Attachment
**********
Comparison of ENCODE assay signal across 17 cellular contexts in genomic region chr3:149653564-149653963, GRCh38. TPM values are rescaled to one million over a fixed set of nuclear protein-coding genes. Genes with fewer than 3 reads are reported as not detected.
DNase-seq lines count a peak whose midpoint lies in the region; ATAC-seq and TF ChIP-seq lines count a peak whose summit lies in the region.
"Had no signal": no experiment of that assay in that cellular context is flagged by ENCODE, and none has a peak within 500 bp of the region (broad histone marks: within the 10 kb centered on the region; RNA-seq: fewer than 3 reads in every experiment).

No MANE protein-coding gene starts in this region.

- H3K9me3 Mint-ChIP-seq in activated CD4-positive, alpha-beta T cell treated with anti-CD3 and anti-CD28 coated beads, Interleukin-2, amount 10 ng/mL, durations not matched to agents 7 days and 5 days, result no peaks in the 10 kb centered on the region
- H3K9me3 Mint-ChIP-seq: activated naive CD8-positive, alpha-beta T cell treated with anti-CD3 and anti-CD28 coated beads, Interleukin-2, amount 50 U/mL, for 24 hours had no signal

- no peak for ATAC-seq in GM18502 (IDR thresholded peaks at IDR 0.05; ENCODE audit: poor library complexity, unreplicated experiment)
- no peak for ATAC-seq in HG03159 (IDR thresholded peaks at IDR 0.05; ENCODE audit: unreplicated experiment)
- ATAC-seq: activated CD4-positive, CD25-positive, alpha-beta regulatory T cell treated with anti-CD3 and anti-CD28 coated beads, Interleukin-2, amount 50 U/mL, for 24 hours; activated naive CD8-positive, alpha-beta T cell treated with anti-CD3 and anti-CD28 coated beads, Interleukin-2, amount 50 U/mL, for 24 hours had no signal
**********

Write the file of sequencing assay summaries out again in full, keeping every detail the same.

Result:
Comparison of ENCODE assay signal across 17 cellular contexts in genomic region chr3:149653564-149653963, GRCh38. TPM values are rescaled to one million over a fixed set of nuclear protein-coding genes. Genes with fewer than 3 reads are reported as not detected.
DNase-seq lines count a peak whose midpoint lies in the region; ATAC-seq and TF ChIP-seq lines count a peak whose summit lies in the region.
"Had no signal": no experiment of that assay in that cellular context is flagged by ENCODE, and none has a peak within 500 bp of the region (broad histone marks: within the 10 kb centered on the region; RNA-seq: fewer than 3 reads in every experiment).

No MANE protein-coding gene starts in this region.

- H3K9me3 Mint-ChIP-seq in activated CD4-positive, alpha-beta T cell treated with anti-CD3 and anti-CD28 coated beads, Interleukin-2, amount 10 ng/mL, durations not matched to agents 7 days and 5 days, result no peaks in the 10 kb centered on the region
- H3K9me3 Mint-ChIP-seq: activated naive CD8-positive, alpha-beta T cell treated with anti-CD3 and anti-CD28 coated beads, Interleukin-2, amount 50 U/mL, for 24 hours had no signal

- no peak for ATAC-seq in GM18502 (IDR thresholded peaks at IDR 0.05; ENCODE audit: poor library complexity, unreplicated experiment)
- no peak for ATAC-seq in HG03159 (IDR thresholded peaks at IDR 0.05; ENCODE audit: unreplicated experiment)
- ATAC-seq: activated CD4-positive, CD25-positive, alpha-beta regulatory T cell treated with anti-CD3 and anti-CD28 coated beads, Interleukin-2, amount 50 U/mL, for 24 hours; activated naive CD8-positive, alpha-beta T cell treated with anti-CD3 and anti-CD28 coated beads, Interleukin-2, amount 50 U/mL, for 24 hours had no signal